So I got this code left by a former colleague of a developed added functionality (I say "added functionality" because I'm really not sure what it is) for SharePoint 2013 (with a Project Server 2013 instance installed), however when I try the Deploy option in Visual Studio, the functionality (which I thought to be a web part), doesn't show up on the Web Part gallery. During the ongoing work of trying to discover how to properly deploy this, I found out about SharePoint Features, and how a solution can be used as a vessel to install a feature, so at this point I'm wondering, "Is this the code of a Solution or of a Feature?"

How can I tel them apart from looking at the code?

2 Answers 2


By looking at the Visual Studio solution (not to be confused with a SharePoint solution WSP), you can easily tell what you have:

In the Visual Studio project (from the Solution Explorer of VS), if you see a "Features" folder with one or more sub-folders in it: you have a SharePoint project that builds into a SharePoint WSP package. That package contains one or more features. Steps to deploy it (avoid using "F5") are: add the WSP (from PowerShell), install the WSP (from CA or PowerShell) and then activate the feature (from Web UI, go to Site Settings). You can find these steps for instance here (they're missing the very first step, witch is to create the package from VS, i.e. clicking "Package" -aka "Publish" from VS2012).

Note that from VS you can also see what components (elements) your features embed: from the "Features" folder, double-click on each sub-folder (one sub-folder is a feature). This will bring you to a feature designer page, where, in the right pane, you can consult what elements (Web parts, custom actions, workflows...) are included.

Also, note that SharePoint solutions do not really use code: they're just a package (a .cab file: you can even rename a .wsp to .cab to get all the contents). That package contains generally a DLL (the actual code written by the developer) and features. Features are made of declarative XML elements. Some elements (like Web parts) use code from the DLL.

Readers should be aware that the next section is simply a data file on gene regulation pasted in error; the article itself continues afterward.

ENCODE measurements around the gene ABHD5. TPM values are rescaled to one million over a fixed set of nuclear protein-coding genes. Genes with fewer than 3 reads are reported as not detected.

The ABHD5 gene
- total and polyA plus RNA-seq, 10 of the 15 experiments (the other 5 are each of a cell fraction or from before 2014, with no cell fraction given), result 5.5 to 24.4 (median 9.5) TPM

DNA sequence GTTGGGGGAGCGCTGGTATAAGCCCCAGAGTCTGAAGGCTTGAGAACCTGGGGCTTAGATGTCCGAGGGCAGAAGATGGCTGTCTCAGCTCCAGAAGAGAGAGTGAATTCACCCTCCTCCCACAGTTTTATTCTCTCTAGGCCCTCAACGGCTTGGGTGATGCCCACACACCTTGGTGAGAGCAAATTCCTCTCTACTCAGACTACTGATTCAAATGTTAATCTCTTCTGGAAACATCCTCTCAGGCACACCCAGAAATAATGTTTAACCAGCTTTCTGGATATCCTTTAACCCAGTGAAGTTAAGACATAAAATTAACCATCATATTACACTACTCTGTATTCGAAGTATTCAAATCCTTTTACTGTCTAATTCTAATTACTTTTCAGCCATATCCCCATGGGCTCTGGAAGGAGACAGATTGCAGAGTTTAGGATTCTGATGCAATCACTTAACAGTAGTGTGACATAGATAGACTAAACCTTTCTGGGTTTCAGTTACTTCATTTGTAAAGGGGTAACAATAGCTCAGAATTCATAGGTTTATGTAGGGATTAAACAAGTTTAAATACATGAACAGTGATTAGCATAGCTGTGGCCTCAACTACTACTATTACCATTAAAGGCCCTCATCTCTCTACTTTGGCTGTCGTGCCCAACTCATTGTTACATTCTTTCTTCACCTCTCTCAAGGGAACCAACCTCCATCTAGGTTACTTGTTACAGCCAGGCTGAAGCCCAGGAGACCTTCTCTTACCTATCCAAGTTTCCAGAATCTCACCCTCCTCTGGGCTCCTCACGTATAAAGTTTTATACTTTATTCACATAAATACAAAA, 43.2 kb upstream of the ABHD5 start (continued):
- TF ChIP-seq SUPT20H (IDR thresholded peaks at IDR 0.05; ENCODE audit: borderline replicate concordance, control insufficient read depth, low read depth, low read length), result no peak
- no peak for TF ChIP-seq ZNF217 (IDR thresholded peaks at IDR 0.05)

From the comments, I understood your solution is actually a sandbox solution, not a farm solution. It mean you don't deploy it farm-wide from PowerShell/CA/any admin tool, but by uploading the WSP to the solution galery of each site collection. And then, you activate it from the ribbon.

  • Quick question, when you say that the 3rd link is missing the Publish step, does it mean that from VS I should Publish first to get the WSP? Because I thought that would put the WSP in the SharePoint. Shouldn't I use the Build option instead? Commented Jan 25, 2016 at 10:47
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    Yeah, that "Publish" button is completely missleading in VS2012+. Used to be "Package", that was much clearer and depicted the correct action. "Publish" will only create the WSP. Deploying to SharePoint is either "F5" or "Deploy".
    – Evariste
    Commented Jan 25, 2016 at 10:56
  • Clicking on "Publish", it gives me the option to publish to a web site, or to the file system. I'm going to assume I should choose the file system option :) No need to reply if I'm assuming right. Thanks for your help man! Commented Jan 25, 2016 at 10:59
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    You're correct, but I have to anwser, because: if the option to publish to a SharePoint Web site is enabled, it means you have a sandbox solution... and depoyment steps for sandbox is another story... I'll edit my post.
    – Evariste
    Commented Jan 25, 2016 at 11:00
  1. Open the project folder
  2. You will find the "Feature" folder inside that. If you have any other .cs or .aspx files outside the folder, then it might be solution.
  3. If you don't have any thing outside of the "Feature" folder and you have files inside the "Feature" folder, then it is a FEATURE.
  4. Project can also contain the solution as well as the feature.

Hope it helps.

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